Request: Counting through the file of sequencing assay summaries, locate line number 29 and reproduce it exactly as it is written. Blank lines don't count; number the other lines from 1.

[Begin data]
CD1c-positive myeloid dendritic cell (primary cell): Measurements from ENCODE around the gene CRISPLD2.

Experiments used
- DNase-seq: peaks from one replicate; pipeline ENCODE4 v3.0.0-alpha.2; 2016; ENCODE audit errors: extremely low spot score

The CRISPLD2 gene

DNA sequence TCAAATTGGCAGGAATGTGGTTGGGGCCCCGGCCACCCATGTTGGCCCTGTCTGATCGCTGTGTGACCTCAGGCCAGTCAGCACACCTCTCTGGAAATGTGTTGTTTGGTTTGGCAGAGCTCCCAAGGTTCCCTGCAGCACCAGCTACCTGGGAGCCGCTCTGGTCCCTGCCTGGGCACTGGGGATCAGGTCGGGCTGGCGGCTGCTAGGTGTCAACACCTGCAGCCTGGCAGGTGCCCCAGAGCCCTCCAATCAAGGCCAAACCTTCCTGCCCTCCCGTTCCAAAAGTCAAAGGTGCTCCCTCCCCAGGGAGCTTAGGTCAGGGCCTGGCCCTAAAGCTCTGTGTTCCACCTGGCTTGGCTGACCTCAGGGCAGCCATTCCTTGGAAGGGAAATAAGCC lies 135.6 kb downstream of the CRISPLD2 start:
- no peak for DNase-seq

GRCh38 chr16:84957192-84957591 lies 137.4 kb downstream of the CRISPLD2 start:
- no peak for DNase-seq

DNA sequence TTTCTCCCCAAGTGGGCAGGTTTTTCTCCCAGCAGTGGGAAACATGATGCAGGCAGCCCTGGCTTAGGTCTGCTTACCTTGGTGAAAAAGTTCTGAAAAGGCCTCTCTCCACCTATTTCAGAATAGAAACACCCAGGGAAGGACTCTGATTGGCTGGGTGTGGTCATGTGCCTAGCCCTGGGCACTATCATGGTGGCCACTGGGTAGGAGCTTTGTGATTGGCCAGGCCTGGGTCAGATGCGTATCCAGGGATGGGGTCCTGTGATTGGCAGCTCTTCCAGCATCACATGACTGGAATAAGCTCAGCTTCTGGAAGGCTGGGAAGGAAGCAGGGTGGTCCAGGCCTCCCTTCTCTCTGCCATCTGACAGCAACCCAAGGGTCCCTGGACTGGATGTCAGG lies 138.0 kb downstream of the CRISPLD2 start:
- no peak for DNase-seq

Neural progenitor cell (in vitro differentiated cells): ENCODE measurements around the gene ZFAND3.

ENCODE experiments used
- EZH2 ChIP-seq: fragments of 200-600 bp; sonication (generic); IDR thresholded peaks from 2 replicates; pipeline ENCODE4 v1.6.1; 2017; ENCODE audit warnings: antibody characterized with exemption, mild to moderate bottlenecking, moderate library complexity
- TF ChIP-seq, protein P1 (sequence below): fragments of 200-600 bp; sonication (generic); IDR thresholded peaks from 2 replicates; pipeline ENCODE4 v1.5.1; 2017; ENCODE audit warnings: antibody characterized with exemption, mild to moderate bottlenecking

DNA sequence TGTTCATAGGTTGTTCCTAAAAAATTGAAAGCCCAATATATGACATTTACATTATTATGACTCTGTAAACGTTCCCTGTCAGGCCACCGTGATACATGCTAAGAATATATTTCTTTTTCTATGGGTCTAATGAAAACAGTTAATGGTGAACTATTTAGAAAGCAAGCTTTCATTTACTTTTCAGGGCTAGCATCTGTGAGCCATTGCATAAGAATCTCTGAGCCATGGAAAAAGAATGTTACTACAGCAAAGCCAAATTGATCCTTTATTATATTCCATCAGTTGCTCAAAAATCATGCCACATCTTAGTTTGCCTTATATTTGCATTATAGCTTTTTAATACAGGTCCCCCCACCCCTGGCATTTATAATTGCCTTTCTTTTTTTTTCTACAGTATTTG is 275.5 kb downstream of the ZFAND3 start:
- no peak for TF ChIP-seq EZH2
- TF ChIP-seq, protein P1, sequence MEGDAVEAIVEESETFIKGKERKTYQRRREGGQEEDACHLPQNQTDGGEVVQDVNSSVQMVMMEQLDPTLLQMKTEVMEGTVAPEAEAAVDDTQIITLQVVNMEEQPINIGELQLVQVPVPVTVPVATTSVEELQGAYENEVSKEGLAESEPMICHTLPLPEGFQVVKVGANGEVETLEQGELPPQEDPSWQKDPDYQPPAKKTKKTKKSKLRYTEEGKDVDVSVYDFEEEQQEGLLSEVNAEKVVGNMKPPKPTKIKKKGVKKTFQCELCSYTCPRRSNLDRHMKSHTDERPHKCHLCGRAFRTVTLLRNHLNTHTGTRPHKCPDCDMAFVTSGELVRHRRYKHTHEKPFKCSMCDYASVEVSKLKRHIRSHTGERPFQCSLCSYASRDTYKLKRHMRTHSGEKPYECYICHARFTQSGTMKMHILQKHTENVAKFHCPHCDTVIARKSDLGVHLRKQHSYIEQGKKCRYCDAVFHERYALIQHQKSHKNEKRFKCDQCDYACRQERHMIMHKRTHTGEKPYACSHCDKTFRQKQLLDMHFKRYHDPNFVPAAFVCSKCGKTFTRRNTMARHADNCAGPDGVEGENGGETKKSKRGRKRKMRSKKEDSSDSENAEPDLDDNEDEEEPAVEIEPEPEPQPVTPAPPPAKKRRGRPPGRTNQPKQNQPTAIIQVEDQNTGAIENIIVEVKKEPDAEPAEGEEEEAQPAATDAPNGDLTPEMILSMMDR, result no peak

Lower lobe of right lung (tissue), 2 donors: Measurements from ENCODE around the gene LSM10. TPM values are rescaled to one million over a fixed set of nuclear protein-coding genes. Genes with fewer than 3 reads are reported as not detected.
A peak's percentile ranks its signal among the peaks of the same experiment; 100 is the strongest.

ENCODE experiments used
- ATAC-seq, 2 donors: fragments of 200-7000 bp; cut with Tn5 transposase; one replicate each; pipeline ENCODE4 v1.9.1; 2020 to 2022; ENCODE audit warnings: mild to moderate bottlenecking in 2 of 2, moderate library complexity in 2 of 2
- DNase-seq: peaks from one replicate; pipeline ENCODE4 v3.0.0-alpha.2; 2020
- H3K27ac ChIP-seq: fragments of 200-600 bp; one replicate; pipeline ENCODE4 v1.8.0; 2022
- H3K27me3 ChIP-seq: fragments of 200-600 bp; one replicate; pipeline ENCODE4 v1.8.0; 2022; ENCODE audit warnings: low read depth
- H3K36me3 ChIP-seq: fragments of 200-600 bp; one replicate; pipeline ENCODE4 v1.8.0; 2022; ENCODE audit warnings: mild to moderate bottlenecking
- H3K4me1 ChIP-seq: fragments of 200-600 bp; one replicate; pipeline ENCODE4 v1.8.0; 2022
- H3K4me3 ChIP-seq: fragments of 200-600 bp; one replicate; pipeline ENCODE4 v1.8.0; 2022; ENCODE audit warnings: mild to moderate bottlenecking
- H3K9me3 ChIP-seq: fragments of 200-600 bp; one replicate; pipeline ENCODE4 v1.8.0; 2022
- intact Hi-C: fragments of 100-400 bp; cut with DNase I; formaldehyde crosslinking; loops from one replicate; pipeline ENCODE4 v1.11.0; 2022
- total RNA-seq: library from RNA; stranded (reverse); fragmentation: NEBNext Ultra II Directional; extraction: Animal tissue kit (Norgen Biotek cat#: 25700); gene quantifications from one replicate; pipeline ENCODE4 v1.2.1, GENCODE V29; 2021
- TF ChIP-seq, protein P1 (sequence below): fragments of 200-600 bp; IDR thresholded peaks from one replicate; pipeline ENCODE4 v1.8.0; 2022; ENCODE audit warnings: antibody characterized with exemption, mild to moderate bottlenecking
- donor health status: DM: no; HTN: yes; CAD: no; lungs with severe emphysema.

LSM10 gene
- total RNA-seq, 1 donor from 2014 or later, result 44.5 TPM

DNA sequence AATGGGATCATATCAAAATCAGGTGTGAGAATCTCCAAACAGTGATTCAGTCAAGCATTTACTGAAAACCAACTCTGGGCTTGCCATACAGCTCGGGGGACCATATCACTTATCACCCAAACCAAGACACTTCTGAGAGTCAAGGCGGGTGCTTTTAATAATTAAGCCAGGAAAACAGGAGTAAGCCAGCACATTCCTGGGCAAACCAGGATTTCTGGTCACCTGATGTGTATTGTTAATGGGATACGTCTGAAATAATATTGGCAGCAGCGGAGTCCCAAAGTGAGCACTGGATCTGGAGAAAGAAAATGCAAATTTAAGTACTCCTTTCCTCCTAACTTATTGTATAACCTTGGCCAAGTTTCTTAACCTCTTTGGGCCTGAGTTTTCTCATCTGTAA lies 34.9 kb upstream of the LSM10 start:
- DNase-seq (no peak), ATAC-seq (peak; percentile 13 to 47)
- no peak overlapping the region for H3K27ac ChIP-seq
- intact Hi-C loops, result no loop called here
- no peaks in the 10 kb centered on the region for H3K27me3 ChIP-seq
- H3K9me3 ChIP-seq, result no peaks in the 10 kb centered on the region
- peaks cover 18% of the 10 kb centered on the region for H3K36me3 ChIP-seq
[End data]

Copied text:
- intact Hi-C: fragments of 100-400 bp; cut with DNase I; formaldehyde crosslinking; loops from one replicate; pipeline ENCODE4 v1.11.0; 2022